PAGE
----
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Lethbridge Herald Newspaper Archives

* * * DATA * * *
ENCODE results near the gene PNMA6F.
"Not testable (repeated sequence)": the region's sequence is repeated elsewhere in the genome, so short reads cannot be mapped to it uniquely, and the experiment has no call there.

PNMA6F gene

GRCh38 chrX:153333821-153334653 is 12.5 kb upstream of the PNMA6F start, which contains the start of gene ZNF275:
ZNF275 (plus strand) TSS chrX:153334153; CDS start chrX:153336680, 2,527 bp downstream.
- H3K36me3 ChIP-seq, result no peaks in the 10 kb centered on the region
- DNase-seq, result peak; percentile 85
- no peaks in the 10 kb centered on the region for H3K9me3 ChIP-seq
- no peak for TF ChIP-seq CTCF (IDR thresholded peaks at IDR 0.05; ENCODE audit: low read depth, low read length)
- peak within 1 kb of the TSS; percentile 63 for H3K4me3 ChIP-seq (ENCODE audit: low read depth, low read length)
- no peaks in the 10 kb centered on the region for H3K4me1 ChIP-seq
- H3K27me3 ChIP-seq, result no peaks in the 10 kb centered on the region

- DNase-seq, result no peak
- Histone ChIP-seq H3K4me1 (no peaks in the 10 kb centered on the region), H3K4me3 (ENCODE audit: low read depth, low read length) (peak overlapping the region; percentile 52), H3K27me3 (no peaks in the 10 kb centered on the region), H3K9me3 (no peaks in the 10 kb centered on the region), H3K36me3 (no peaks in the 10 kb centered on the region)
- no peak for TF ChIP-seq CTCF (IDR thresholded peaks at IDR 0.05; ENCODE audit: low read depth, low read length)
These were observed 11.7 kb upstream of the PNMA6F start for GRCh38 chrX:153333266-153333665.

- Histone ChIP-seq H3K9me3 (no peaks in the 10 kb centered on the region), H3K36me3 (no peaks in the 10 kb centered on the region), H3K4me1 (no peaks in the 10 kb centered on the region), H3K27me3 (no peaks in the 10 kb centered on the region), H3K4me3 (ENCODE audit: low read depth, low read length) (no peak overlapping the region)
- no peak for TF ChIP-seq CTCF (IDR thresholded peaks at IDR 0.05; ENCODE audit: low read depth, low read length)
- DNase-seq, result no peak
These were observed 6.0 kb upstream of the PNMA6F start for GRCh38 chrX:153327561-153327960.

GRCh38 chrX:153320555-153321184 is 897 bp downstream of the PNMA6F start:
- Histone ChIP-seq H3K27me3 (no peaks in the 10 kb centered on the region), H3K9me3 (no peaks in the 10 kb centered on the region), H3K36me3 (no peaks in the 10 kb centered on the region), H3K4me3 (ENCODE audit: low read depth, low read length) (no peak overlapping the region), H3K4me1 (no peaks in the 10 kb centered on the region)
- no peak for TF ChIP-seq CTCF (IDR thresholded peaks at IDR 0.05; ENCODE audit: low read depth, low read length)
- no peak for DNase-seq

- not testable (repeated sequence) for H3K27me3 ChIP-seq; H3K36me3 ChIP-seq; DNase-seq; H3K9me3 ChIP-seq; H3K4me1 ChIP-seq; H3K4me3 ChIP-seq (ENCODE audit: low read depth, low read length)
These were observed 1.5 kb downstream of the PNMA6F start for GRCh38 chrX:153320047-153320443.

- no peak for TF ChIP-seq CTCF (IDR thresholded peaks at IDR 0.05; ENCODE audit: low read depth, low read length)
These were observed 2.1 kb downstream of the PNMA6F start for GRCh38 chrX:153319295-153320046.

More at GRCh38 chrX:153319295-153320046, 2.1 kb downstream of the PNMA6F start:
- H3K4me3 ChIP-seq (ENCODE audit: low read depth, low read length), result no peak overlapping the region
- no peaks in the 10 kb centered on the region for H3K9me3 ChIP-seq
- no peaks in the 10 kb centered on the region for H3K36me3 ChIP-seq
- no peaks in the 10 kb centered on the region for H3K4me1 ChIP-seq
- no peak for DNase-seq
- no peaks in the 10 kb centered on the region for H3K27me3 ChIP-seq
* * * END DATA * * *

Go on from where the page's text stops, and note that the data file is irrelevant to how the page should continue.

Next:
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Lethbridge Herald, The (Newspaper) - September 24, 1970, Lethbridge, Alberta SENIOR CITIZEN'S TOUR HAWAII CAUS Departing 6.6 degrees, compared to the average mean of 63.3 degrees. PLANT FLOWER SHOP 322 6lh Street South Phone 327-5747 Support for this point of view was countered by Mr. Ayer, who said there was no increase in the energy rate contained in the proposals. Any increase, he said, would have to be approved by the Public Utilities Board. A possibility for further ac- tion was suggested from the floor that the Park Lake REA come up with a counter proposal for presentation to Calgary Power that would set out the REA's own solutions to tfe problems of how to upgrade the system and handle the deposit account deficit that has amounted to in the past two years. On Way Out The cold .arctic pressure sys- tem which was forecast to bring snow into southern Alber- ta Wednesday has moved slowly southeast, and should have a limited influence on the Lethbridge area today. Meanwhile, the greater part of fie system has engulfed northern Alberta, with heavy snow accompanied by 40 mile- an-hour winds hitting Edmon- ton, St. Paul and Coronation. All these points reported two inches of snow. Lethbridge re- ceived .2 of an inch of pre- cipitation Wednesday. Temperatures at Lethbridge today should be in the 45 degree range, dropping to around 35 overnight. Winds will likely be from the northwest 15 and gusty. Friday is forecast to be sun- ny, with the passing of the storm system, and tempera- tures slightly warmer. SUNSHINE Southern Alberta received 360.2 hours of sunshine throughoutout the month of Au- ;ust, up appreciably from the ongtime average figure of 300 lours for August. socialion of all education lead- ers, including school trustees and superintendents, sity education faculty person- nel, provincial department of education officials and others. "Education costs have grown twice as fast as the gross na- tional product in many, coun- tries and this is probably go- ing to Mr. Gass said. "We will also continue to see rapid growth in our technology and a headlong rush for social change." He said the 1960s were the time of rapid growth and de- velopment in education, and the 1970s should be the lime for application of the develop- ments to "emphasize satisfac- tion in the life of the individ- ual." "I don't think it is possible for society anymore to say to a child that, here is all you survive in the future, and to teach you to contribute to society today. "But that's what a specific curriculum drsss to our educa- tion he said. Card Calls For Action., Less Talk EDMONTON (Staff) It is time the Canadian Edueatio Association and education lead ers in general stopped talkin and started working in the fiel of educational television, Leth bridge public school trustee Doug Card said tare Wednes day. Speaking in an educationa television seminar at the CEA convention, Mr. Card said h had attended similar confer ences for the past five year "and we talk about the sam thing every time we get togeth its all talk. "In southern Alberta we'v tried a new approach to ETV and we've found it works ei tremely Mr. Card said referring to work by the South ern Alberta Educational Televi sion Association, which com prises about 25 southern schoo districts. "We've been most interested in rural schools, but we've pro duced a system that helps ev eryone." He was critical of other Ca nadian ETV systems, which of fer programs on a pre-sched tiled basis without much flex ibility. "We decided to see how to adapt television to education in southern Alberta, instead o trying to adapt education t< television programs like every one else has Mr. Care said. CLIFF BLACK, Certified Dental Mechanic BLACK DENTAL LAB Lower level MEDICAL DENTAL BLDG. PHONE 327-2822 Dine and Dance FRIDAY "THE MOONGLOWS" SATURDAY "THE MINT JULEPS" to p.m. NO COVER CHARGE Phone 328-7756 for Reservations sen It will be adult continuing education that plays the most important role in the education of the 1970s, Mr. Gass said. "Education can no longer be the monopoly of youth we need it all of our lives. We've been looking at education as part of a production process for business and industry im- pose education on cur youth as a sort of conscription into the system. "We oblige them to follow the path of higher studies even if they don't want to take them and would benefit from some- tiling else. We tell them they have to continue their educa- tions immediately, or else have a lesser view of their social futures. "What we should provide is for individual ple should be able to acquire higher e d u c ation whenever they feel it best-fits the devel- opment of their capabilities. "Today it's a railway station where we shunt people off on certain paths of our choice, and exclude them from other paths" Turmoil To' Rise In Negotiations EDMONTON Contract ne- gotiations between teachers and school boards across Can- ada will produce "increasing turmoil" in the next few years although there will be fewer strikes, Carmen F. Moir, super- intendent of schools in Winni- peg, said Wednesday. Annual contract talks be- tween the two sides have al- ready reached such proportions "that everybody shudders on hearing the term teachers' ne- gotiations" and the situation is getting worse, he said. Mr. Moir was addressing a panel discussion at the three- day convention of the Canadian Education Association. The average Canadian school board and teacher association spent nearly eight months in contract negotiations during the last year, he said. "These eight months repre- sent valuable time that could have been spent by both teach- ers and trustees in improving the quality of education, rather than in many cases hindering growth of education. "A dispute of this nature, re. gardless of the conduct of the parties, tends to produce wounds that sometimes take years to heal." Mr. Moir predicted: 8 More professional negotia- tors will be hired by both boards and teachers. More subtle forms of pres- sure will he used by both sides, thus reducing the number ol strikes and strike tlireats. There will be less empha- sis in negotiations on salary rang2s and more stress on working conditions. o Two or three-year con- tracts will become standard, in- stead of one-year contracts. o There will be increasing attempts by teachers to obtain co-management of schools on all matters including transfer, promotion, educational policy, class size and teacher certifica- tion. EXTRA WEAR FOR EVERY PAIR MIKE HANZEL 317-7ih STREET SOUTH Planning So Install NEW SOON? DON'T DO ANYTHING UNTIL YOU INVESTIGATE THE MANY ADVANTAGES OF KIRK'S Orbifred Retreads They're the best tire buy around fodayl YOU CAN BE SURE OUR RETREADS ARE MADE TO THE HIGHEST INDUSTRY STANDARDS Retreads are a sensible alternative to a high priced premium or first line new tire they can be safely used for all normal driving! PLEASE NOTE: We also need old retreadable tires! Generous trade-in allowance now being offered on new and new retreaded tires! YOUR UNIROYAL DEALER TIRE SALES LTD. LETHBRIDGE-1621 3rd Ave. 5. Phone 327-5985 TABER-6201 50th Avenue Phone 223-3441 FERNIE, B.C.-Fhone 423-7746 EVERYDAY MORE AND MORE PEOPLE FIND FLEMING'S THE PLACE TO BUY! "HIGH DISCOUNTS ALL 70 MDDEU" ;